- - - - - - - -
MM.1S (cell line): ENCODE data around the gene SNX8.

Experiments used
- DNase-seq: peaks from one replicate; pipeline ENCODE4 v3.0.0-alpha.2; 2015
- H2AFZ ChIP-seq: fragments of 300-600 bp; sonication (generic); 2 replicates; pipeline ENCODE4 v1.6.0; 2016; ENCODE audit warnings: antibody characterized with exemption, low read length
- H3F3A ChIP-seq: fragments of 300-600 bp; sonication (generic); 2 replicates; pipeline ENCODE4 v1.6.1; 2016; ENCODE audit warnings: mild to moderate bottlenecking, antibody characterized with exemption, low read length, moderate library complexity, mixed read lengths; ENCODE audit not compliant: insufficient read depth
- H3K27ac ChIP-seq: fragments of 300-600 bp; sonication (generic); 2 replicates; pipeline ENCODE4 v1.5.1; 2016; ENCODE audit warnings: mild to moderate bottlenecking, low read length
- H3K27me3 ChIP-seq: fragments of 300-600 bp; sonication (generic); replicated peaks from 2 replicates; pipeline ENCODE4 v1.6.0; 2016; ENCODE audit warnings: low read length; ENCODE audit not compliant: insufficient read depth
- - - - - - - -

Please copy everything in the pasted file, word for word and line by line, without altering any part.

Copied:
MM.1S (cell line): ENCODE data around the gene SNX8.

Experiments used
- DNase-seq: peaks from one replicate; pipeline ENCODE4 v3.0.0-alpha.2; 2015
- H2AFZ ChIP-seq: fragments of 300-600 bp; sonication (generic); 2 replicates; pipeline ENCODE4 v1.6.0; 2016; ENCODE audit warnings: antibody characterized with exemption, low read length
- H3F3A ChIP-seq: fragments of 300-600 bp; sonication (generic); 2 replicates; pipeline ENCODE4 v1.6.1; 2016; ENCODE audit warnings: mild to moderate bottlenecking, antibody characterized with exemption, low read length, moderate library complexity, mixed read lengths; ENCODE audit not compliant: insufficient read depth
- H3K27ac ChIP-seq: fragments of 300-600 bp; sonication (generic); 2 replicates; pipeline ENCODE4 v1.5.1; 2016; ENCODE audit warnings: mild to moderate bottlenecking, low read length
- H3K27me3 ChIP-seq: fragments of 300-600 bp; sonication (generic); replicated peaks from 2 replicates; pipeline ENCODE4 v1.6.0; 2016; ENCODE audit warnings: low read length; ENCODE audit not compliant: insufficient read depth